Hands up if you recognise this story.
A buyer for a Danish electronics manufacturer wants to place a very big bulk order of silicon chips with you. She suggests that it's likely to lead to a lot of repeat business but she wants three-month terms for the full value of the order on receipt of the full delivery.
Your company has also been in negotiations with a buyer at a firm in the same sector in Spain, who asks for similar terms for a similar deal.
In an ideal world, you'd of course do business with both manufacturers – and maybe you will in due course – but you need to prioritise the orders and decide on how tough a line to take in your credit negotiations, as you've got your own supply chain to worry about, existing customers' orders to fulfil, and a delicately balanced cash-flow to protect.
You've never sold to either company before, so presumably one of your first steps would be to assess their creditworthiness via external sources. But how?
You have access to data from a number of online credit specialists, including one that caters for the Nordic region and another that focuses on Iberia. At face value, the Danish company seems the far safer bet. Its credit score is significantly stronger and, after a bit more due diligence, you conclude that, in short, it carries less risk.
So you make a decision on how best to approach the two potential orders and who to prioritise.
But did you make the most informed decision? Did you actually have the most complete and consistent risk picture? Were you in reality comparing like for like? Context is everything and times are changing.
Knock-on effects of the credit crunch
In fact there's mounting evidence to suggest that the credit world has gone through a recent and rapid period of reinvention.
The global credit crunch of 2008 didn't just reinforce and enhance the rules in the (now) highly-regulated banking sector. Coupled with changes in technology, it had a knock-on effect on the rules and best practice in all sectors that deal with credit. We've also started to see a shift in the variety of personnel who assess credit and make decisions around it, and the motivation for risk assessment.
According to Sander Desmet, a risk product director in Bureau van Dijk's Brussels office, we've moved from "a purely reactive 'on report' attitude to a proactive 'on portfolio' attitude" and he notes that "credit managers are gradually changing from being account-type people who specialise in financial analysis" to those with a more diverse set of skills.
Some studies, Desmet says, say that "the financial crisis was in part due to the lack of technology to provide a detailed view on where risks are situated. That's why changes today are focusing on technology, big data, business intelligence and portfolio management."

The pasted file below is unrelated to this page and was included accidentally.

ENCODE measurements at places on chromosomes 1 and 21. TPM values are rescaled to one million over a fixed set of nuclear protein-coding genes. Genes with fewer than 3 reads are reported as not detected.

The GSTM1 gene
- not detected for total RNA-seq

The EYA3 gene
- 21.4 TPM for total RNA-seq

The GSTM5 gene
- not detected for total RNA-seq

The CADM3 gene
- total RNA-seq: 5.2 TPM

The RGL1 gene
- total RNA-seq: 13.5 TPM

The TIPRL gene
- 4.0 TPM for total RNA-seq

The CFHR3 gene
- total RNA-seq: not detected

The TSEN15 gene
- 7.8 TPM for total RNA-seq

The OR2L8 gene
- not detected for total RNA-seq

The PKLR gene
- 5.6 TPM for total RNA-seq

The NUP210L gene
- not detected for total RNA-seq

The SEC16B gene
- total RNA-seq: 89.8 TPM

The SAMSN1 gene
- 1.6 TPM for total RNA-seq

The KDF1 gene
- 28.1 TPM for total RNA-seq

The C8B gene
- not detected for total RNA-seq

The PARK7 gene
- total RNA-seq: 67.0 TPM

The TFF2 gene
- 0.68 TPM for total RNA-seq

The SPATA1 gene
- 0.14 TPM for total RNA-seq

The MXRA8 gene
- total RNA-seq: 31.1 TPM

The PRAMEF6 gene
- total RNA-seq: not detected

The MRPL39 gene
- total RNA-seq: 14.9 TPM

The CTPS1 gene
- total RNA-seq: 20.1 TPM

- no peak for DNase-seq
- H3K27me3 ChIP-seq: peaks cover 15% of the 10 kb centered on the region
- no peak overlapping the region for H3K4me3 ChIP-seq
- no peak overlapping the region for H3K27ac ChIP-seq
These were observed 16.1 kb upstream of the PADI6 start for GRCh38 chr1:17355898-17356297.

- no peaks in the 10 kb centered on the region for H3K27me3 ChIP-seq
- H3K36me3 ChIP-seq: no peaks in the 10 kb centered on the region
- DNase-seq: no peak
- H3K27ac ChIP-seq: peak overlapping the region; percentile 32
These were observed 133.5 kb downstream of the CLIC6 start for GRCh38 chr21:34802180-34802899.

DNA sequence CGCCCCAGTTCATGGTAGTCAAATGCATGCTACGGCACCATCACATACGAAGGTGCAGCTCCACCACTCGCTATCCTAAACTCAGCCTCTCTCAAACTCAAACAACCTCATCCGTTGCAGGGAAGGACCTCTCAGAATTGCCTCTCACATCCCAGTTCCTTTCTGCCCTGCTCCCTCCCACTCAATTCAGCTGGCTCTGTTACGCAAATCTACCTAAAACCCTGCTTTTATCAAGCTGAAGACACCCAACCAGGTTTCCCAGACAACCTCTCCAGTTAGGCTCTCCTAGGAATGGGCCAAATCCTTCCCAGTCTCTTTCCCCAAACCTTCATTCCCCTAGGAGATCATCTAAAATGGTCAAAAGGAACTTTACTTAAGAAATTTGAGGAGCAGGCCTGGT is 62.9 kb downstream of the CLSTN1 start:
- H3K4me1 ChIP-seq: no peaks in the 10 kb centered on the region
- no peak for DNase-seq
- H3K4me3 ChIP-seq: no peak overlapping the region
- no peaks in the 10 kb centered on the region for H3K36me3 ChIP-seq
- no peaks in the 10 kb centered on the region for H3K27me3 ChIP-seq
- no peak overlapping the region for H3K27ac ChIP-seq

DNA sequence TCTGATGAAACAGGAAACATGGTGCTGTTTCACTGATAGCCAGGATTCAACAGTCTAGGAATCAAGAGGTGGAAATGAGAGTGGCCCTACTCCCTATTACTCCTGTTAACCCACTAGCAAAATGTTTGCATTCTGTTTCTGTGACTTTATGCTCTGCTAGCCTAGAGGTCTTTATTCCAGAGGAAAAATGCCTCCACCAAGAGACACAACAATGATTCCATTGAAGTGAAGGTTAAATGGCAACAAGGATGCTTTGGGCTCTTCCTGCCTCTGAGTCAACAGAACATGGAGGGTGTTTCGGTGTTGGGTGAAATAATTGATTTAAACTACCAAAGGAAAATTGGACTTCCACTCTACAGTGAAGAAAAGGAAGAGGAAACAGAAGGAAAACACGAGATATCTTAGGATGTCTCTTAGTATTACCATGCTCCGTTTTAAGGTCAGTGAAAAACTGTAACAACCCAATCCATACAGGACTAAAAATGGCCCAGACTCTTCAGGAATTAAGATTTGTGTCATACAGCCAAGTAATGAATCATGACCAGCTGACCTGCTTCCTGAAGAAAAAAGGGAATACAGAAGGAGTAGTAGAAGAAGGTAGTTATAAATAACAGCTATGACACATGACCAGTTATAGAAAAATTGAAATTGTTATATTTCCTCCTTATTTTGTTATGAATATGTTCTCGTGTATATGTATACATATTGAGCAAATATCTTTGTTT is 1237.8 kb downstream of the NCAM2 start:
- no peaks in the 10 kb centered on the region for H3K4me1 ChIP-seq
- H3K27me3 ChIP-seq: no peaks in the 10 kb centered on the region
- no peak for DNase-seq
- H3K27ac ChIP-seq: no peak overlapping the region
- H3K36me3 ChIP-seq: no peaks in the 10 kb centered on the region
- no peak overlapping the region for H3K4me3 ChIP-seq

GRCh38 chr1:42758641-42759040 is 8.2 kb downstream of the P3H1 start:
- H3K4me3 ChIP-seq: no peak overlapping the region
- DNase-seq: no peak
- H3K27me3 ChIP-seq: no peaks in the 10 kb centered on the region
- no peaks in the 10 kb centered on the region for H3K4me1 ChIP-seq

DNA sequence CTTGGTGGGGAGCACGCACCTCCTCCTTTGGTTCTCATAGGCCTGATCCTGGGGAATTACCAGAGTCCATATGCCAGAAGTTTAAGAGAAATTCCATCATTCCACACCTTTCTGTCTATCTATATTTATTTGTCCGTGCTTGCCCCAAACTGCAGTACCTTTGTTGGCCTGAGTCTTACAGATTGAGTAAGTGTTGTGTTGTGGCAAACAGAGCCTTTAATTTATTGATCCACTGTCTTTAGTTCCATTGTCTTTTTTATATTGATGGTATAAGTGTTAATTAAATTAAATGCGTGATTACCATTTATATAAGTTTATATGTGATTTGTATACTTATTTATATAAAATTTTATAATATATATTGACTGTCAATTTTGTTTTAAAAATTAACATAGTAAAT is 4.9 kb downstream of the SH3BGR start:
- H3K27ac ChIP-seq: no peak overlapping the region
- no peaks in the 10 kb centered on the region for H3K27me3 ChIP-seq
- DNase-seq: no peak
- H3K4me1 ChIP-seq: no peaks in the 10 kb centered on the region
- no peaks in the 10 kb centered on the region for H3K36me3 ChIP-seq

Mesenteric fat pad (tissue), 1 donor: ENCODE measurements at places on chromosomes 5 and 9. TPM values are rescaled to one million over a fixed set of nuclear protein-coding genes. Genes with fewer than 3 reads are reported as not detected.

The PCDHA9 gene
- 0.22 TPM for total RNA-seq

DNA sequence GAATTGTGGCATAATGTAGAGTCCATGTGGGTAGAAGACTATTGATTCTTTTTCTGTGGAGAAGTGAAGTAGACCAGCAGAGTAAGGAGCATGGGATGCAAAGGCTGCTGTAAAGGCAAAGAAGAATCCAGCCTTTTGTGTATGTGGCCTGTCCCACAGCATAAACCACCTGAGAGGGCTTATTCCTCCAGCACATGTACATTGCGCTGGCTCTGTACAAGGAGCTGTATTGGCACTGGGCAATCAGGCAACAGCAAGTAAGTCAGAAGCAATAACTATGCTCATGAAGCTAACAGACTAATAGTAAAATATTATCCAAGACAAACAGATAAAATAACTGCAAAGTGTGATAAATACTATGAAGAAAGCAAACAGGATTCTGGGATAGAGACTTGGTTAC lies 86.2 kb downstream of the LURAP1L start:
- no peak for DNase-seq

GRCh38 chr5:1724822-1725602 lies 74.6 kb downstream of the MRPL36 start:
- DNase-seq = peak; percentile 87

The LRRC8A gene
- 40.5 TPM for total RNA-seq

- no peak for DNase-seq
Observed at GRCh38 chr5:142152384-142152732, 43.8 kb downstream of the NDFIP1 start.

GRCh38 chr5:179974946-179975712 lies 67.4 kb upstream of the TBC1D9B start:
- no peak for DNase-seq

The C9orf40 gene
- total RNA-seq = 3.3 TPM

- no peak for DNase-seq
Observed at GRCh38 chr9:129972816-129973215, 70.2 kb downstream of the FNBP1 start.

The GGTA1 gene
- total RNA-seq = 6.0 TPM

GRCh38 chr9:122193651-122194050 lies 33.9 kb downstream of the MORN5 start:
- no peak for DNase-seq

We've produced a white paper that addresses these issues. Through a dozen or so chapters and an appendix, we share our thoughts on the factors behind helping people reach the right decisions in new and interesting ways. Solutions-focused, we have experience of dealing with customers who need reliable company information for credit and general risk, and we deliver metrics that are easy to interpret, evidence-based, transparent and – crucially – standardised across geographies for meaningful comparisons.
And that's the focus of the white paper: the huge benefits of a standardised, company information-based picture, the methodology behind delivering one and how adopting such an approach can help your business. We've seen a hugely increased appetite for greater transparency over the years, with clients eager to put the days of "black box" credit scoring behind them.
In the scenario outlined at the start of this article, while location and industry would have indirectly contributed to these companies' credit scores, what the people behind the credit scores might not have done was apply weightings for geographical and sector context, which could have given a very different picture of the two companies.
Had they done so, their scores would have taken into account key weighted factors such as the variations in corporation tax and localised sector averages that affect or put into a localised context the two companies' profitability ratios, ratios being one of the main determiners of credit score.
These are factors that we believe must be taken into account when looking for a complete picture.
This white paper explores these factors and sets them in context.
Download the full white paper.